So you think you're very smart because you never registered for a Facebook account. And while your friends are worried about who has to use their profile data without permission, you take great pleasure in the fact that your personal information is secure and remains out of the clutches of Facebook. Or is that? During his testimony before a House committee on Wednesday, Facebook co-founder and CEO Mark Zuckerberg said his company tracks Internet users who have not subscribed to Facebook.
Responding to a question prepared by US Representative Ben Luján (D -New Mexico), Zuckerberg responded that Facebook tracks non-users for security reasons. That means that these non-subscribers have no idea what information Facebook has obtained about them. This did not sit well with lawmakers in Congress, who could draft regulations to apply against social networking applications and others of their kind. "We have to fix that," said representative Luján, referring to a process that forces users who do not use Facebook to register for the service if they want to know what personal information has been obtained. Facebook responded by saying that it has no plans to develop a method that allows non-users to see the data about them collected by the company.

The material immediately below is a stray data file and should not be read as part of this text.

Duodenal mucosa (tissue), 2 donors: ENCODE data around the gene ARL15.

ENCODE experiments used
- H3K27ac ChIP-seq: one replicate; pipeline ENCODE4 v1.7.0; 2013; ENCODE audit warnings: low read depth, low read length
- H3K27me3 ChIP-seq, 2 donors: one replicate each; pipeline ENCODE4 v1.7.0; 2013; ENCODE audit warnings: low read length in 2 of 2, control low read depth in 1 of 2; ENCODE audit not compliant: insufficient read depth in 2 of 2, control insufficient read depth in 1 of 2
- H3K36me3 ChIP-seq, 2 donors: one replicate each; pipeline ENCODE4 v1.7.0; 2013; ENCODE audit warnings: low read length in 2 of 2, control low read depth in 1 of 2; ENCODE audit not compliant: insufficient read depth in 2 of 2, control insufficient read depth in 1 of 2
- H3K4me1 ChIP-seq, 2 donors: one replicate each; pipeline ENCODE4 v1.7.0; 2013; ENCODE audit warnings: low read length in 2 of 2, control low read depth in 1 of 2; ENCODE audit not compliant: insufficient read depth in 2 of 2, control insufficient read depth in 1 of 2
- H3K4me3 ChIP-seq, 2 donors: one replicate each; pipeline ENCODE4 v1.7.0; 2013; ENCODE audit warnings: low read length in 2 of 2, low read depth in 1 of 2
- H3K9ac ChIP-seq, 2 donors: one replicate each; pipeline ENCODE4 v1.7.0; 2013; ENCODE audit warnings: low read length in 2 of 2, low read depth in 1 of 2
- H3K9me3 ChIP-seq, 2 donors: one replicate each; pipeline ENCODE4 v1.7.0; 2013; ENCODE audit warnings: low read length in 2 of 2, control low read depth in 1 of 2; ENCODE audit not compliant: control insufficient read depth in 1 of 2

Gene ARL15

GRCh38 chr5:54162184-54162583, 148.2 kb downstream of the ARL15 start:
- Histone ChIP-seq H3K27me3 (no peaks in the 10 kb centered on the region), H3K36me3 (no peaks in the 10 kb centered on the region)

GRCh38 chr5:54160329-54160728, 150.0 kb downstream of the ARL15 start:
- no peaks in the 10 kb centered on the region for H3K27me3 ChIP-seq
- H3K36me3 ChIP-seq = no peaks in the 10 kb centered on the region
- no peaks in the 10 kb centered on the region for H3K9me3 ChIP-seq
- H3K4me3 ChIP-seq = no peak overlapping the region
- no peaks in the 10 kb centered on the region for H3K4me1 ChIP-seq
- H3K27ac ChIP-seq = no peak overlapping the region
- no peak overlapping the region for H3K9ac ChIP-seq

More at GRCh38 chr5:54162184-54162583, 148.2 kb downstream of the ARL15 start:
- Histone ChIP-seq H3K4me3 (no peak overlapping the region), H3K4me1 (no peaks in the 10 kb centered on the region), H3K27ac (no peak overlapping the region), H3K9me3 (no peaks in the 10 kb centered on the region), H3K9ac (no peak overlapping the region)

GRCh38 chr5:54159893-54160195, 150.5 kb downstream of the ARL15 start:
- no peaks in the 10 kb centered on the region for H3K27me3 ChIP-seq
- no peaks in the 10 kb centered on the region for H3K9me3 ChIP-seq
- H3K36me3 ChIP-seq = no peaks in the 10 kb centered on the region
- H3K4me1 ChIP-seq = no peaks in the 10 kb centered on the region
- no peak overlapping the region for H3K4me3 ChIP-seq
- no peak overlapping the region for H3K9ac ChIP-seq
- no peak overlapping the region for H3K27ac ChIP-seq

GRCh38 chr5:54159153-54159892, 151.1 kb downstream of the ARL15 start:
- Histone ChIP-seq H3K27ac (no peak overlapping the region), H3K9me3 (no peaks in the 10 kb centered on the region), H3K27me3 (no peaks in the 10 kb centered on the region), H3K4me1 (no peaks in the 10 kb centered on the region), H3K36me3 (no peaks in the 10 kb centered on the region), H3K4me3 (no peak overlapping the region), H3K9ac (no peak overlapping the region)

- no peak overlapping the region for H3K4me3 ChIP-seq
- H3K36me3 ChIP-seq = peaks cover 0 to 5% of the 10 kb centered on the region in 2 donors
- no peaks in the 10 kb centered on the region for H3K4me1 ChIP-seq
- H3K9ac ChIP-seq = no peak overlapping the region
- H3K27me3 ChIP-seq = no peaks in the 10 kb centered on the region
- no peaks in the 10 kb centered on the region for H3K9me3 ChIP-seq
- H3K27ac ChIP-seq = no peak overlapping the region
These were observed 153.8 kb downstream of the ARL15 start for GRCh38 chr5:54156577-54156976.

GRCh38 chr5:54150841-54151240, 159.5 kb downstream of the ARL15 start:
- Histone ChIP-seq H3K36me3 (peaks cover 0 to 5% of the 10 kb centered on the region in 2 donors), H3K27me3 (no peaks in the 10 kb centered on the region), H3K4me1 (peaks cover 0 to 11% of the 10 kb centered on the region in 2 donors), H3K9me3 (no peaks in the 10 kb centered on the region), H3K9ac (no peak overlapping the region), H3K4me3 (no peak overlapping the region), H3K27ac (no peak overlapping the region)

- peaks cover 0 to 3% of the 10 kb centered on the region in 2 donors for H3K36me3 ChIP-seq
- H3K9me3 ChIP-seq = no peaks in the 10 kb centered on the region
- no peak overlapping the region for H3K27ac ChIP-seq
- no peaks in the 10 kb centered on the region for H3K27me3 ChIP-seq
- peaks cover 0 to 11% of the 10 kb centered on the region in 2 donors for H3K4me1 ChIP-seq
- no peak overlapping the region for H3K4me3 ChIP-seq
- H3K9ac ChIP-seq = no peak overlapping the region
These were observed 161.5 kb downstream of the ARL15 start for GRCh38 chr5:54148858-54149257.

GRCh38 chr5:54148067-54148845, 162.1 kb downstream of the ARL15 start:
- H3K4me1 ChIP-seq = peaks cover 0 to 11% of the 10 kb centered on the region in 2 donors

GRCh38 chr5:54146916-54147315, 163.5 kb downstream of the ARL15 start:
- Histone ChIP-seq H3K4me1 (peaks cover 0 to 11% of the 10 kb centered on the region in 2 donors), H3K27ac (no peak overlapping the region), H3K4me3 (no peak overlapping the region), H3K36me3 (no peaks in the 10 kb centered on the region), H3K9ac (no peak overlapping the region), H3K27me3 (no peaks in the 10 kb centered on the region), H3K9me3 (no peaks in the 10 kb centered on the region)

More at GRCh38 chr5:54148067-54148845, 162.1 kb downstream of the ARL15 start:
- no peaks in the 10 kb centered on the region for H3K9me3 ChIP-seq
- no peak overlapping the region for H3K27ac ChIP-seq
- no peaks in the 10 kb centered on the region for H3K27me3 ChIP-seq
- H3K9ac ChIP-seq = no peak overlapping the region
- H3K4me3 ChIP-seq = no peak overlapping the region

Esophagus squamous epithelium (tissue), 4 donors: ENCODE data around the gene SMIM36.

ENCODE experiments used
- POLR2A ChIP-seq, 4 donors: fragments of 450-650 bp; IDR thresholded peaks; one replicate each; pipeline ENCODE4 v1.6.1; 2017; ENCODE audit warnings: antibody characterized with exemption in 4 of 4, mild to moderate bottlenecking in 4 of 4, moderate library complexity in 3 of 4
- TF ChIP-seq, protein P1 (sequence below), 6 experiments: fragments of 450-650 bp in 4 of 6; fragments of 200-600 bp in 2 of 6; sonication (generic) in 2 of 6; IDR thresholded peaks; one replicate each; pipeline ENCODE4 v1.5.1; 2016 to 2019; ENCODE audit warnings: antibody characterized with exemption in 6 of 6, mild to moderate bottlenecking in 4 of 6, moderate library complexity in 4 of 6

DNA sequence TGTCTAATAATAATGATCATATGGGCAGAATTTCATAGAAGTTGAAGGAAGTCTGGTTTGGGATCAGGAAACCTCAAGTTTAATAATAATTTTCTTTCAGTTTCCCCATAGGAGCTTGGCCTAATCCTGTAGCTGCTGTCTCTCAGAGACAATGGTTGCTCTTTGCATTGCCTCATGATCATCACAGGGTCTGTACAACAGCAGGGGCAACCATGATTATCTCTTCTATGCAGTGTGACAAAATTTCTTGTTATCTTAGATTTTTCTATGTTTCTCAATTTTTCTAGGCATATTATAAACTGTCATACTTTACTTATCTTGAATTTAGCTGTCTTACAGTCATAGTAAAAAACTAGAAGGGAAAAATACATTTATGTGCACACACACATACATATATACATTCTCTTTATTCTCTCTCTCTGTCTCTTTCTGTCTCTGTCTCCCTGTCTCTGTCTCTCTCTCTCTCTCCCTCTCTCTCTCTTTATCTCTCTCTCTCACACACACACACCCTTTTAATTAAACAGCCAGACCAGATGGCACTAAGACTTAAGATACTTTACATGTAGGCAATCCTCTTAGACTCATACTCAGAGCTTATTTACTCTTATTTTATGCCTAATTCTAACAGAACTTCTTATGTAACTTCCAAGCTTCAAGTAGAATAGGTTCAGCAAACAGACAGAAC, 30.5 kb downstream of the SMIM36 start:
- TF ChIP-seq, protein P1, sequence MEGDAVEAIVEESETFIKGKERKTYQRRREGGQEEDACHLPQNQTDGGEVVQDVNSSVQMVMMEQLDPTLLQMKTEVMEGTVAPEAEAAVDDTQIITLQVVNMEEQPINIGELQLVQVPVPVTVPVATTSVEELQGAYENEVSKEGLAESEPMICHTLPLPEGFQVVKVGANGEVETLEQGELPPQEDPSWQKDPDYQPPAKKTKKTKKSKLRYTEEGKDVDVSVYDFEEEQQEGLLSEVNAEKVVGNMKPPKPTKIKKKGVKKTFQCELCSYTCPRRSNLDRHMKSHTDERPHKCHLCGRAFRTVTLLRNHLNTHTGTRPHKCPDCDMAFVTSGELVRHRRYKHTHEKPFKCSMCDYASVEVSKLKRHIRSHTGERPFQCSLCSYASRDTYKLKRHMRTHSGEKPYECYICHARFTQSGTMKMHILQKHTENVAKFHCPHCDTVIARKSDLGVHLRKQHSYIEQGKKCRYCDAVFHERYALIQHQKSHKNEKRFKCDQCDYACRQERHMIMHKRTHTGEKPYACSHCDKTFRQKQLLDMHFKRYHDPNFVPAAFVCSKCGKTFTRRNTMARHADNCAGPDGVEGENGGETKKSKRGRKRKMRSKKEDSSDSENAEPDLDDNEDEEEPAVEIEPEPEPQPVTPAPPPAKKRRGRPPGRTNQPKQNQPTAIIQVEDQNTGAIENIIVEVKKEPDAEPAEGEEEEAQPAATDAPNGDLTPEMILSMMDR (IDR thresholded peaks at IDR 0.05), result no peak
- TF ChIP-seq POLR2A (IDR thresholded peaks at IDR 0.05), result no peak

In addition to politicians, privacy advocates are also disturbed by Zuckerberg's comments. Chris Calabrese, vice president of policy at the Center for Democracy and Technology, said Facebook needs to reveal what it is doing with all this information.
Some cybersecurity experts expect executives from Google, Amazon, Reddit and Twitter to be summoned to testify on Capitol Hill.
source: Reuters, Bloomberg